In 2005, the United Nations General Assembly designated January 27--the date of the liberation of Auschwitz-Birkenau--as International Holocaust Remembrance Day. This year marks the 70th anniversary of the liberation by Soviet troops of the largest Nazi death camp, on January 27, 1945.
In commemoration of this significant anniversary, we are featuring three Holocaust-related treasures in the Skirball's collection. These artifacts serve as poignant symbols of hope in the face of unspeakable despair and loss.
Dr. Siegfried Emmering, Portrait of Werner Weinberg, Bergen-Belsen, 1944, graphite on paper, 66.3269.
Werner Weinberg (1915-1997), a former faculty member at Cincinnati’s HUC-JIR Campus, was born on May 30, 1915 in Rheda, Germany. He served as a rabbi in Rheda until Kristallnacht, and shortly after escaped to Holland with his wife, Lisl. While in Holland, the Weinbergs had two children, Hannah and Susie. Hannah died a few years later from disease and suffering under Nazi persecution. Werner and Lisl sent Susie into hiding with a Christian family, before going into hiding themselves. The couple were eventually arrested and taken to Bergen-Belsen. Weinberg’s extraordinary survival narrative has been chronicled several times, including in his own book titled Self-Portrait of a Holocaust Survivor. The frontispiece of Weinberg’s autobiography includes this portrait that was made in May of 1944, while Weinberg was imprisoned at Bergen-Belsen.
Weinberg’s portrait was drawn in the hospital barracks by Dr. Siegfried Emmering, who had treated Werner for diphtheria. Weinberg kept the portrait with him until the liberation of Bergen-Belsen. The prisoners were ordered to leave all papers behind. Six months after leaving the camp, Weinberg’s portrait was returned to him by Regina Najman, another prisoner who had not been evacuated. The portrait was later given to the Gedenkstäte Bergen-Belsen. In 1995 Werner Weinberg wrote to Bergen-Belsen to ask for his portrait to be donated to the collection of the Skirball Museum on the Cincinnati campus of HUC-JIR, where it remains today.
The Weinberg Torah, Rheda, Germany, 1845, 61.22
The Weinberg Torah is both a witness to the destruction of European Jewry during the Holocaust and a testament to the survival of the Jewish people. Commissioned by Isaak Stern and his wife Leah, the Torah was given to the Rheda Synagogue in 1845 by Leffman and Rosa (Stern) Weinberg. Ninety-three years later, just before Kristallnacht in November of 1938, the Torah was safely out of the synagogue undergoing repair when the building was torched that fateful night. The repaired Torah was then shipped to Holland where the grandson of Leffman and Rosa, Werner Weinberg, was living, having fled Germany. Following the German conquest of Holland, the Nazis agreed to grant monument status to three old synagogues in Amsterdam. Secretly the Weinberg Torah and other ceremonial objects were placed in these synagogues for safekeeping. In 1945, Werner Weinberg and his wife Lisl were reunited following their release from concentration camps. They returned to Holland to reclaim the Torah only to learn that it had been removed by the Nazis. Shortly thereafter, the American Military Government notified the Weinbergs that their Torah had been recovered. They reclaimed it and brought it with them to the United States in 1948, keeping it in their home. In 1975 Werner Weinberg, then Professor of Hebrew Language and Literature at HUC-JIR Cincinnati, presented “his precious Sefer Torah” to HUC-JIR on the occasion of its Centennial. Over the years, the Torah has been used for life cycle events of Weinberg family descendants, and most recently for the inauguration of HUC-JIR president, Rabbi Aaron D. Panken, Ph.D.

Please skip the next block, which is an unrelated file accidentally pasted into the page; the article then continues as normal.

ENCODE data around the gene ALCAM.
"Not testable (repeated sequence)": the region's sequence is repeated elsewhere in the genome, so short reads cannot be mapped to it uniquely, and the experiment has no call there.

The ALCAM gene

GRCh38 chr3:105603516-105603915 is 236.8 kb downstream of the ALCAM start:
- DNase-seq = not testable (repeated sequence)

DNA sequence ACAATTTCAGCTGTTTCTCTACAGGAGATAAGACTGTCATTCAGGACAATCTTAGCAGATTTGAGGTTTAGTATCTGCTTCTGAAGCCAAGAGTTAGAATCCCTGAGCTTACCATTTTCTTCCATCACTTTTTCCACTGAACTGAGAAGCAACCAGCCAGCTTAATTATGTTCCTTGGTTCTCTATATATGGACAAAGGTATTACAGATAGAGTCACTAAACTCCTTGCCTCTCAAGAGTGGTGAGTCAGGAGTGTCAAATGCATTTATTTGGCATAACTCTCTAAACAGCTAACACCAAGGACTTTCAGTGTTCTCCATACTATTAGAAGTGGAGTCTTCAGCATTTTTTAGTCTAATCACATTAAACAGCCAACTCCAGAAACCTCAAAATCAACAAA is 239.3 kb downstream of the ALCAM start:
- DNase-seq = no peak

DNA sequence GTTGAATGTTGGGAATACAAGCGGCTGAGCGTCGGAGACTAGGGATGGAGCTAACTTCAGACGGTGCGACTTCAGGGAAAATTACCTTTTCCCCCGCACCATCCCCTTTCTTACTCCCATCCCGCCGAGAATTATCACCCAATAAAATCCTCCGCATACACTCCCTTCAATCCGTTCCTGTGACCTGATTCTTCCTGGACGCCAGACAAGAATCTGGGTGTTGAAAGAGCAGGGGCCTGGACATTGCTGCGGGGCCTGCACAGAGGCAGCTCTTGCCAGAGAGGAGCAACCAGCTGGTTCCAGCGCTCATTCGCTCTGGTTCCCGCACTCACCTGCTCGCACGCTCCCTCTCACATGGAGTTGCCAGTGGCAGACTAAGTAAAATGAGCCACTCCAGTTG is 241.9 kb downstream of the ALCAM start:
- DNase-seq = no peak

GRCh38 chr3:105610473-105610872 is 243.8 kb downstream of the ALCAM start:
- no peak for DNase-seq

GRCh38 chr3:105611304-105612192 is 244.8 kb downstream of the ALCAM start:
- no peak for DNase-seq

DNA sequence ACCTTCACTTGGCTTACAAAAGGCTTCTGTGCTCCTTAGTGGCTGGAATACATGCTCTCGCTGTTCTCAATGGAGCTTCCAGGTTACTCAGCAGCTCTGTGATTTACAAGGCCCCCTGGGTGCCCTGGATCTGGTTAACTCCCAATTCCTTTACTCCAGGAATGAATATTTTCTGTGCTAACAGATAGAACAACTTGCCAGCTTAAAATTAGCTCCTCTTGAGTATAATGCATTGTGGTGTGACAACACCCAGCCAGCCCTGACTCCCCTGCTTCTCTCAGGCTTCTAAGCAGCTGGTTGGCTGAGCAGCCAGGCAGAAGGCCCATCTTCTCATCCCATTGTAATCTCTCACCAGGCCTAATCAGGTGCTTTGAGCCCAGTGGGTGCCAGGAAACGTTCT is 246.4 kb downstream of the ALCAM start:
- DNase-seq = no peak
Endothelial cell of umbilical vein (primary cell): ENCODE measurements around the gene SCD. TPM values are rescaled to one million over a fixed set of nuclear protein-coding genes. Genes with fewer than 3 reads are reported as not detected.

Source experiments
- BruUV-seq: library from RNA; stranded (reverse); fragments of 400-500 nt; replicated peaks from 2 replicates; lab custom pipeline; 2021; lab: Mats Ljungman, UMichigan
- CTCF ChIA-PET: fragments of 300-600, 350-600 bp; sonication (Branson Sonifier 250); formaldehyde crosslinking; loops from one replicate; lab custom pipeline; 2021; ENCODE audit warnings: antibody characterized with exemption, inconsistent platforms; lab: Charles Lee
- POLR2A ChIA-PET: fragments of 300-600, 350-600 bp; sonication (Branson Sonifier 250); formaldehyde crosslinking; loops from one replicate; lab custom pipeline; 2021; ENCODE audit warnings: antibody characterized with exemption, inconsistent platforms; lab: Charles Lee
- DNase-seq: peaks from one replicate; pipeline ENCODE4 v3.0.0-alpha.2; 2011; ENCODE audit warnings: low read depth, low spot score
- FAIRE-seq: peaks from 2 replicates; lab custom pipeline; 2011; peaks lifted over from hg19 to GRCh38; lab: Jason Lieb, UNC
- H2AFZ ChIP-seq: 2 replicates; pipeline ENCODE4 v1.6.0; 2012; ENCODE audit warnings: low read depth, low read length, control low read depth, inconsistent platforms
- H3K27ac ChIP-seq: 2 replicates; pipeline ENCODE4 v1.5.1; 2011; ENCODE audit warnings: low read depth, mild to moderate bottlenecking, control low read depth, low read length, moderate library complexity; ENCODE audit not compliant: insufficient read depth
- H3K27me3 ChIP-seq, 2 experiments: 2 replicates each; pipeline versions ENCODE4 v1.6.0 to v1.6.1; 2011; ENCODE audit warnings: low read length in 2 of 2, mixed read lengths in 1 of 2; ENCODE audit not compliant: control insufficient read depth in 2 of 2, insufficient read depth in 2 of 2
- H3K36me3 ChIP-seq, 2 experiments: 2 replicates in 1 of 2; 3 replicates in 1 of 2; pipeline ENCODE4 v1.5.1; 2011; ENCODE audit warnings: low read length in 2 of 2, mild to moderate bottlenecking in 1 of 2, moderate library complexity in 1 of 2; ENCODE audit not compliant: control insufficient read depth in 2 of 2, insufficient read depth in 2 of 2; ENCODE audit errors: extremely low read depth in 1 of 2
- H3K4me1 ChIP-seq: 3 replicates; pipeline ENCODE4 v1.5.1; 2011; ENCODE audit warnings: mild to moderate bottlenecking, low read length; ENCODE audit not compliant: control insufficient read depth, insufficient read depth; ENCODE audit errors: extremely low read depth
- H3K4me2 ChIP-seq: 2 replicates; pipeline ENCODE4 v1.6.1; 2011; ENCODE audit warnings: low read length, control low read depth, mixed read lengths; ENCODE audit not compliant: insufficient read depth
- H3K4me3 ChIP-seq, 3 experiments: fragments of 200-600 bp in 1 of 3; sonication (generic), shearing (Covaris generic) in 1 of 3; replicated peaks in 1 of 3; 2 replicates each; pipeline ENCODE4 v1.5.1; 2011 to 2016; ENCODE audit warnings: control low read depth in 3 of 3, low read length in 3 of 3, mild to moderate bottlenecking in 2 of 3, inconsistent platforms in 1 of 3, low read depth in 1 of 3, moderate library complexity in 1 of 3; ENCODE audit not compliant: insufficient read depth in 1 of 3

Linda Gissen, Kristallnacht Yahrzeit, kiln-fused, enameled and slumped glass—engraved bronze and copper direct welded metals, 1992, 64.36
Gissen was one of 1000 artists who responded to the invitation to create work that expresses remembrance of Kristallnacht and the Holocaust for the publication Artists Confronting the Inconceivable. Winner of a bronze award, she made this statement in 1992: “This Yahrzeit (memorial) sculpture incorporates pieces of glass as a central element and theme. Intertwined in the shards are engraved memories of lost loved ones, barbed wire and an admonition: ‘Zachor’ ‘Remember.’ The bronze figures behind the barbed wire and the smoke images enameled onto the glass address the reality of Kristallnacht and the inconceivable horrors that followed. The Yahrzeit candle, which Jews traditionally light on the anniversary of a loved one’s death, is lit to remember and memorialize the Kristallnacht.”
Asked to comment on the piece 21 years later, the artist says: “It was my hope that in today’s world we would still not be facing similar issues of hatred and intolerance that we memorialize in this lamp. It seems that almost daily we learn of hatred and prejudice and fear of groups and most are of no harm to anyone. The smashing of religious icons and burning of holy manuscripts is still going on almost daily and not only in countries overseas, but here in the U.S. where we have prided ourselves for our tolerance and acceptance of others. Not a day goes by when most of us don’t hear a hateful remark directed at ‘the other.’”